4
$\begingroup$

So when I add an image, this shows up:

[![enter image description here][1]][1]

This also shows up:

[1]: https://i.sstatic.net/lTBRM.png

I was wondering why there is two of "[1]" in the first quote. I get that one of them is probably showing which link in the second one to use, but which one is it? Also, what is the purpose of the other one?

Thanks.

$\endgroup$
2

2 Answers 2

9
$\begingroup$

As an illustration, I have used the picture from the Wikipedia article "Harmonic series (mathematics)" which is at this URL: https://i.sstatic.net/Zxtnn.png

Basic information about the syntax for images is explained in the editing help. In this context, having a look at the part concerning links might be useful, too. (Very briefly, one could say that the syntax for images and links is a bit similar - but the images contain an additional exclamation mark.)

If you only add "the inner part" ![description][1], this creates an image. (Using the image in the link [1] and the text "description" as alt-text. Of course, it is better to choose something more descriptive - the text "description" is just for illustration purposes.)

You can obtain exactly the same using ![description](https://i.sstatic.net/Zxtnn.png) if you prefer. Notice that this creates image which isn't a link - nothing happens after clicking on the image:

description

The way images are entered through the editor, image becomes a link. Which is basically the same thing as what you would get from [link][1] or [link](https://i.sstatic.net/Zxtnn.png): link or link. (The help center calls these two styles of linking "a reference-style link" and "an inline link".) But now, instead of "clickable text" with a link to the given URL, you can obtain an image which links to the given URL: [![description][1]][1].

description

In some situations you might consider preferable to make a picture linking to a different URL. (But I suppose this won't happen too often.) A possible syntax could be: [![description](https://i.sstatic.net/Zxtnn.png)](https://en.wikipedia.org/wiki/Harmonic_series_(mathematics)). Now by clicking on the picture you go to the Wikipedia article:

description

Alternative, you could use a "reference-style" link instead of an inline link shown in the above example. One example of such usage is in this answer - where a screenshot of a chat message is actually a link to that message.

$\endgroup$
6
  • $\begingroup$ This is a great answer. $\endgroup$
    – GEdgar
    Oct 25, 2022 at 8:06
  • 1
    $\begingroup$ Fantastic answer. But, if like me your eyes started to swim and you ended up thinking that one couldn't create a link with the display text "image", it's the leading exclamation point "!" that makes the difference between an image element and a link element. (I found it hard to notice among all the parens and brackets, which is why I'm not a LISP programmer.) $\endgroup$
    – JonathanZ
    Oct 25, 2022 at 14:11
  • 1
    $\begingroup$ @JonathanZsupportsMonicaC I have changed alt-text to "description". (I did not want to put there something too long - but you're right that "image" was probably not the best option.) $\endgroup$ Oct 25, 2022 at 14:43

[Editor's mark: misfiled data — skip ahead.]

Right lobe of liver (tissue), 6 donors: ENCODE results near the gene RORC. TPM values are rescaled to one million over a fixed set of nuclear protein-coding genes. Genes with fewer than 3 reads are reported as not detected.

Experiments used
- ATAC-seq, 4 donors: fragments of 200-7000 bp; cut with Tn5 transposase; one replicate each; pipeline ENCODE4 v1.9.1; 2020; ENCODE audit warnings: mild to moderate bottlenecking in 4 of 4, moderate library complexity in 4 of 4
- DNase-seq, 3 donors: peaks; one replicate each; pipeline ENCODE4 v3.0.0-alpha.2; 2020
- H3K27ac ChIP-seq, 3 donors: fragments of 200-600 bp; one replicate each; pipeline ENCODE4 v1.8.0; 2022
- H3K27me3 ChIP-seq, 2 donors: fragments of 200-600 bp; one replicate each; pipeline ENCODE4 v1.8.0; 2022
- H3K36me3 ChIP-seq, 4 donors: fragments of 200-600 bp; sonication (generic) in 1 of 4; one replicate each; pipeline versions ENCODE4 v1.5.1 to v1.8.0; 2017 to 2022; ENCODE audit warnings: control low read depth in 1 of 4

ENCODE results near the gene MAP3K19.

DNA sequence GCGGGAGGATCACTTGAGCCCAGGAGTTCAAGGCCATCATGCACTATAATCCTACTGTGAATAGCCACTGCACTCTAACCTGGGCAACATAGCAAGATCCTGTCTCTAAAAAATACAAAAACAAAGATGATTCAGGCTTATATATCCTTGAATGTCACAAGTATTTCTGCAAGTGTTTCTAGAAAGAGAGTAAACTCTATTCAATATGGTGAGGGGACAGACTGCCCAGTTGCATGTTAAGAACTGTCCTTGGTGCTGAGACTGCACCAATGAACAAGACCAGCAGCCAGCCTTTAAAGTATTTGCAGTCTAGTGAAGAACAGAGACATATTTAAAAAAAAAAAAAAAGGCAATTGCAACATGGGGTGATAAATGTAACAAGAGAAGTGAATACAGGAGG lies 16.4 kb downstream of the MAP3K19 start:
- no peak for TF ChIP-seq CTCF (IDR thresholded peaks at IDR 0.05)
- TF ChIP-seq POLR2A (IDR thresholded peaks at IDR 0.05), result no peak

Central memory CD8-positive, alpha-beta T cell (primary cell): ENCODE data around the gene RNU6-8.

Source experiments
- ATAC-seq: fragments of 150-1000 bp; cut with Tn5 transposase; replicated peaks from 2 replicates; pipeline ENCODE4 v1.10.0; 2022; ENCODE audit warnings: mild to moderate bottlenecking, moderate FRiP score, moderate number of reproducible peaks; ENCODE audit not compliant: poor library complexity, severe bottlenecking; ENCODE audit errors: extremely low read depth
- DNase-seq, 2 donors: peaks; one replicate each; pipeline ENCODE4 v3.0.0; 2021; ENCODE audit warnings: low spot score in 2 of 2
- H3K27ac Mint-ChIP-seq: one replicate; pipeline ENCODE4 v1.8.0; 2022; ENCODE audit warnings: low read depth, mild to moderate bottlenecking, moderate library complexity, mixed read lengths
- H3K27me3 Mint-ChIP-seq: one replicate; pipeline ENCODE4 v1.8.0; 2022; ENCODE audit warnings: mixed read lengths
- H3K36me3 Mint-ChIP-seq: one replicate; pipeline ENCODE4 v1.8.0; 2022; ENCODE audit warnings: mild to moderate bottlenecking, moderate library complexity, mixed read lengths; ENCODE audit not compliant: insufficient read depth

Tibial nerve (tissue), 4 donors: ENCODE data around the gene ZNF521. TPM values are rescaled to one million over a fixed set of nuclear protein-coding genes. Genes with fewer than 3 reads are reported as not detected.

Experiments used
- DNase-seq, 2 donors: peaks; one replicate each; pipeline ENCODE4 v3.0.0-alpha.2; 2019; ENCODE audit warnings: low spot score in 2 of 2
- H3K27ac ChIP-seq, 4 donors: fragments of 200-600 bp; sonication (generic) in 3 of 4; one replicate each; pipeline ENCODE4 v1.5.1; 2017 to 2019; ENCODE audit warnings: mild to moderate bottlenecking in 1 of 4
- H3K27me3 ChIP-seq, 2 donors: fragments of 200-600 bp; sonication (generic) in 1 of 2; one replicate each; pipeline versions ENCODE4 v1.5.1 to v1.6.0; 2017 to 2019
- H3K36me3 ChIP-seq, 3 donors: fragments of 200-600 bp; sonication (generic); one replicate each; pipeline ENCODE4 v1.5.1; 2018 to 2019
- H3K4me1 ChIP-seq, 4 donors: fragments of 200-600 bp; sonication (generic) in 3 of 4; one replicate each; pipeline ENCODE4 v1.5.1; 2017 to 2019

• 1
    $\begingroup$ @MartinSleziak - Thanks. I confess that any time I have to do a link in Markdown I get irritated, because which part should be surrounded by ( ) and which [ ] is something I always get wrong, even when I try to consciously compensate for the the fact that I always get it wrong. So amid the forest of () and [] I completely missed the !. Hopefully others cope better. ;-) $\endgroup$
    – JonathanZ
    Oct 25, 2022 at 15:52
  • 2
    $\begingroup$ @JonathanZsupportsMonicaC perhaps a silly mnemonic, I think of passing a link x to a function [f] to create [f](x), a hyperlinked version of f $\endgroup$ Oct 25, 2022 at 16:03
  • 1
    $\begingroup$ I will freely admit that I certainly use parenthesis too much - that's a thing that has been pointed out before. But it's not that easy to get rid of this habit. $\endgroup$ Oct 25, 2022 at 16:05
4
$\begingroup$

I use the two "[n]" things to display a small version of the image while making the original larger version easily available. For example I import a big image this one, shrunk to just under 2 MB on my laptop) and first get this:

[![enter image description here][1]][1]
  [1]: https://i.sstatic.net/2DTfT.jpg

Then I do this:

[![enter image description here][2]][1]
  [1]: https://i.sstatic.net/2DTfT.jpg
  [2]: https://i.sstatic.net/2DTfTm.jpg

and then add "click for full size". This way the page loads quickly and some folks who are using a mobile device and on a fixed data (not unlimited data) plan don't write angry messages about load time or cost.

Actually I usually do this (inline links) because it makes block quoting a section of one post into a future post via simple copy/paste much easier:

[![enter image description here](https://i.sstatic.net/2DTfTm.jpg)](https://i.sstatic.net/2DTfT.jpg)

references:


enter image description here (click for larger)

$\endgroup$

You must log in to answer this question.

Not the answer you're looking for? Browse other questions tagged .